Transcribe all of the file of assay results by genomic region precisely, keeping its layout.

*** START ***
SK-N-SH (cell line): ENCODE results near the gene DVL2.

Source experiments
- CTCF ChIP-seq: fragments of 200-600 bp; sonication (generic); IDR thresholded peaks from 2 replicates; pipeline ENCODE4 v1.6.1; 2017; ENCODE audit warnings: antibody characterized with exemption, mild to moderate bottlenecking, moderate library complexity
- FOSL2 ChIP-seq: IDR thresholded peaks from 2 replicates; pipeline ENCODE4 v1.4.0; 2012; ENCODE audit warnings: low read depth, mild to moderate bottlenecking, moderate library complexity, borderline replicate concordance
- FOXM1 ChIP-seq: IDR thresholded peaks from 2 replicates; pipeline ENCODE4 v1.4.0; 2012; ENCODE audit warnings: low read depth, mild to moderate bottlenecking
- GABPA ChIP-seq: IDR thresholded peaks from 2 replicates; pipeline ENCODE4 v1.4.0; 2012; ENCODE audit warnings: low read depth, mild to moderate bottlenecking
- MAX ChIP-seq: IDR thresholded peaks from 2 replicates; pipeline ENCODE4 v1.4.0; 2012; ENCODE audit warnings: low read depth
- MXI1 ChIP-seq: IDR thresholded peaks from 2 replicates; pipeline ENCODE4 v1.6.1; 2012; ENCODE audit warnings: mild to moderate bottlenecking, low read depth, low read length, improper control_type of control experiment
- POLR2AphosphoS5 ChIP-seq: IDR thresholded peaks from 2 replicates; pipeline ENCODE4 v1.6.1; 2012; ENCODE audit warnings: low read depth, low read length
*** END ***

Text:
SK-N-SH (cell line): ENCODE results near the gene DVL2.

Source experiments
- CTCF ChIP-seq: fragments of 200-600 bp; sonication (generic); IDR thresholded peaks from 2 replicates; pipeline ENCODE4 v1.6.1; 2017; ENCODE audit warnings: antibody characterized with exemption, mild to moderate bottlenecking, moderate library complexity
- FOSL2 ChIP-seq: IDR thresholded peaks from 2 replicates; pipeline ENCODE4 v1.4.0; 2012; ENCODE audit warnings: low read depth, mild to moderate bottlenecking, moderate library complexity, borderline replicate concordance
- FOXM1 ChIP-seq: IDR thresholded peaks from 2 replicates; pipeline ENCODE4 v1.4.0; 2012; ENCODE audit warnings: low read depth, mild to moderate bottlenecking
- GABPA ChIP-seq: IDR thresholded peaks from 2 replicates; pipeline ENCODE4 v1.4.0; 2012; ENCODE audit warnings: low read depth, mild to moderate bottlenecking
- MAX ChIP-seq: IDR thresholded peaks from 2 replicates; pipeline ENCODE4 v1.4.0; 2012; ENCODE audit warnings: low read depth
- MXI1 ChIP-seq: IDR thresholded peaks from 2 replicates; pipeline ENCODE4 v1.6.1; 2012; ENCODE audit warnings: mild to moderate bottlenecking, low read depth, low read length, improper control_type of control experiment
- POLR2AphosphoS5 ChIP-seq: IDR thresholded peaks from 2 replicates; pipeline ENCODE4 v1.6.1; 2012; ENCODE audit warnings: low read depth, low read length